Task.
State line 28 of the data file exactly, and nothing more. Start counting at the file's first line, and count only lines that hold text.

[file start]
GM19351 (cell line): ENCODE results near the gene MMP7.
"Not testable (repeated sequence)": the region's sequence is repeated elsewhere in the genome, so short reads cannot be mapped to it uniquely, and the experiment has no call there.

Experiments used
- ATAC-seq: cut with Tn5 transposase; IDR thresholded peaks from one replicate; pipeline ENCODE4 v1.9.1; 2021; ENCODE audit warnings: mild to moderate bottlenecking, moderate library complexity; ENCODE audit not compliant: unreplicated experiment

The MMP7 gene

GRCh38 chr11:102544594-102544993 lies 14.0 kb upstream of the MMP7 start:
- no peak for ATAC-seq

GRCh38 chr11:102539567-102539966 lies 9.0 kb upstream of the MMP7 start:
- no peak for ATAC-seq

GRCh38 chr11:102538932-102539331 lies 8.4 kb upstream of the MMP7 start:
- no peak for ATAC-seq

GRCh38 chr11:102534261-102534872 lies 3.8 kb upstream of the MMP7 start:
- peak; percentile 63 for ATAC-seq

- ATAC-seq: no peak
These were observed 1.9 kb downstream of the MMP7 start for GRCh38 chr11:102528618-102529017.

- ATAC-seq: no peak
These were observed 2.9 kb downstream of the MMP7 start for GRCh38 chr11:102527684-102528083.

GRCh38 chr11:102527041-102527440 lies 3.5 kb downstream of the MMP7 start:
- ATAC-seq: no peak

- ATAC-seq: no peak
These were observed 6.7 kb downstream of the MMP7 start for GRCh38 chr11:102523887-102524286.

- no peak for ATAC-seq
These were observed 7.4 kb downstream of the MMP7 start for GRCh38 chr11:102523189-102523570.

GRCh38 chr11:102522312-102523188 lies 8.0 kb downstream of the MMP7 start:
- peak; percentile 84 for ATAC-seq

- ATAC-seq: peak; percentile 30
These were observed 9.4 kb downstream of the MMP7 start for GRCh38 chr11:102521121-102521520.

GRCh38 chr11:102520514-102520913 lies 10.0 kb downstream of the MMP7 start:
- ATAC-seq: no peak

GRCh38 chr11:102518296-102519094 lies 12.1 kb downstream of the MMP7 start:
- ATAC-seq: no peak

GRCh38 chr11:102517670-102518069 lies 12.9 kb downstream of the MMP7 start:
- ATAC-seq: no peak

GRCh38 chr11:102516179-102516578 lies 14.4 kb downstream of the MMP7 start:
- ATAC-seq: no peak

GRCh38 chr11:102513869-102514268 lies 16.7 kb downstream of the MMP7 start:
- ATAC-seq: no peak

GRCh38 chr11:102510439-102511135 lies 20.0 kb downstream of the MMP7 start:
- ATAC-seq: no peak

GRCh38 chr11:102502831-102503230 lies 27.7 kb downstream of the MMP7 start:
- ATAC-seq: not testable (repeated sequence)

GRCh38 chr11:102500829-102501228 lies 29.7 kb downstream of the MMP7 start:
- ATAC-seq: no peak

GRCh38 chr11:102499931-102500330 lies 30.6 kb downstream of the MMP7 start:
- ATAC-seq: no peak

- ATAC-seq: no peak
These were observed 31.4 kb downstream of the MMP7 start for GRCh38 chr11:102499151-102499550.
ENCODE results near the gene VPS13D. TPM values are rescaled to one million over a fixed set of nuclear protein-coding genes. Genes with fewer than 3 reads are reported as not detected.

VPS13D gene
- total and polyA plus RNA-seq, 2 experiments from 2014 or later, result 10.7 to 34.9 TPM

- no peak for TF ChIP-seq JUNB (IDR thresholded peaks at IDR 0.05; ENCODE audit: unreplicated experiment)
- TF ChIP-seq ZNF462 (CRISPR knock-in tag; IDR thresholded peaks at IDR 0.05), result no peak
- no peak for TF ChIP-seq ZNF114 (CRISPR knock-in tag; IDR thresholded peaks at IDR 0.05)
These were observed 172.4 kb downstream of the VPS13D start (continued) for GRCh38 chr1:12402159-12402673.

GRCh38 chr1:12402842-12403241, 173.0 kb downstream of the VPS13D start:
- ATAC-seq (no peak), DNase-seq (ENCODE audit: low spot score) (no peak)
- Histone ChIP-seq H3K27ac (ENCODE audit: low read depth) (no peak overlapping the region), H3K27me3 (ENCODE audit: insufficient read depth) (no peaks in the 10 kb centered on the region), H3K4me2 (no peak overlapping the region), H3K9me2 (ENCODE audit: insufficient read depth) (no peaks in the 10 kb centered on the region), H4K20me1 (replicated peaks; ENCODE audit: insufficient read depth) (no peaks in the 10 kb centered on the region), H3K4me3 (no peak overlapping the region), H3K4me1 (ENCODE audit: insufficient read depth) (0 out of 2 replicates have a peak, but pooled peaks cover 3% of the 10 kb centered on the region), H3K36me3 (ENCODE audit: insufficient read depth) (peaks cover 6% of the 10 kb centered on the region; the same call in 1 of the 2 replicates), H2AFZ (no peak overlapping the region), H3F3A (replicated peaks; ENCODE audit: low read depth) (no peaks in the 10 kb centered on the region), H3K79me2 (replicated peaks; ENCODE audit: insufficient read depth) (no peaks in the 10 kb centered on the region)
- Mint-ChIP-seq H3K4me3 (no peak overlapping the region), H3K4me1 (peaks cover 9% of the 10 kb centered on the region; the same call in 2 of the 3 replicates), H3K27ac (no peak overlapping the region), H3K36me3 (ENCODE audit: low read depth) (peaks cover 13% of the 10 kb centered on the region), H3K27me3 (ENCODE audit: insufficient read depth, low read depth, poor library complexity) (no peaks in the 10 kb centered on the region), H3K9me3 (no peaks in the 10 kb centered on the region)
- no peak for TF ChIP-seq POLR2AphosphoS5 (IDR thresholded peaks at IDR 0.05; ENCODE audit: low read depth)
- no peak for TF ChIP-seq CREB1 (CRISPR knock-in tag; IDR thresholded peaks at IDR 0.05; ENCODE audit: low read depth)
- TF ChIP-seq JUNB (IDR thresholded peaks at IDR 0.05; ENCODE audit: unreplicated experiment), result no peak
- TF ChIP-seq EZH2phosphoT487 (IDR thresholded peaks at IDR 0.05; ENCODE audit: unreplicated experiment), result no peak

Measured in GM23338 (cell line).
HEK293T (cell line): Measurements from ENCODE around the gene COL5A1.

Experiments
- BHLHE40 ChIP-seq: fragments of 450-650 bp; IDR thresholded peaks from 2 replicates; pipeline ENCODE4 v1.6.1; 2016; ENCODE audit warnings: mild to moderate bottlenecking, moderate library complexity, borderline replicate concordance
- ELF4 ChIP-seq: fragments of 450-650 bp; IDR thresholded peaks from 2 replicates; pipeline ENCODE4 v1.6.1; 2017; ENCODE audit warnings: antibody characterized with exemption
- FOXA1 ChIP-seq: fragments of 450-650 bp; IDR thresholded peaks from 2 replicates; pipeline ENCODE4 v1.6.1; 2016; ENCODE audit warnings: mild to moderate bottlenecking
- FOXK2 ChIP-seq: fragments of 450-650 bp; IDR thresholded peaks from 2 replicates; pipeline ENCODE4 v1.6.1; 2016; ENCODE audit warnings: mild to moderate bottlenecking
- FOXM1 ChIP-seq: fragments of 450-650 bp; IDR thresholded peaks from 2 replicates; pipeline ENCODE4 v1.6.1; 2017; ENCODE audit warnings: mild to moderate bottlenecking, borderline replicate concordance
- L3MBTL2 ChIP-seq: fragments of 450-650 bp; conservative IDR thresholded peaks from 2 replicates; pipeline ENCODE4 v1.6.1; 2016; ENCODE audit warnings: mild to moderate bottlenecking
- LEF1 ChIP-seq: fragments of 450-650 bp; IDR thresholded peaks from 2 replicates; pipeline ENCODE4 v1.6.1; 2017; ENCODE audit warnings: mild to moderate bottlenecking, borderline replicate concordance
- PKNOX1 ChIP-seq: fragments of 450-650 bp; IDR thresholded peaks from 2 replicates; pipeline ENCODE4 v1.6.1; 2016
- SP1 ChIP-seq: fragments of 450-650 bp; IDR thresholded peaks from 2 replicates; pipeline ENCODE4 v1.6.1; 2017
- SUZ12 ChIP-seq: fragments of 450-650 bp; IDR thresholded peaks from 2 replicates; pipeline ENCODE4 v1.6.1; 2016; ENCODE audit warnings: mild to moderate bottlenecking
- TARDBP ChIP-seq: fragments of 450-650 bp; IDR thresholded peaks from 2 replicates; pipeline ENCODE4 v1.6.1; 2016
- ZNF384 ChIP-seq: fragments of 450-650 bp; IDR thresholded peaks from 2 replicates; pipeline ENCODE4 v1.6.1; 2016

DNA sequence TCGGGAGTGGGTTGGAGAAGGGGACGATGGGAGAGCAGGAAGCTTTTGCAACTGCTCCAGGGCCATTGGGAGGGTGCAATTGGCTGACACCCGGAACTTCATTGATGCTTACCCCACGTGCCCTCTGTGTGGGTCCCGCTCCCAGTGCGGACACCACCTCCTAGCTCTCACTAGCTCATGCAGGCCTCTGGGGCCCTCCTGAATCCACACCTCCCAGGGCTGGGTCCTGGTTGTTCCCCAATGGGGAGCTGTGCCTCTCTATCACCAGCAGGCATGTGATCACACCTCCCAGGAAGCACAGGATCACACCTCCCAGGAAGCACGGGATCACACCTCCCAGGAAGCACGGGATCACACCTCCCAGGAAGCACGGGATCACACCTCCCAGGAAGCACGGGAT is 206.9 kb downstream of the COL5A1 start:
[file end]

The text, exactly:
GRCh38 chr11:102520514-102520913 lies 10.0 kb downstream of the MMP7 start: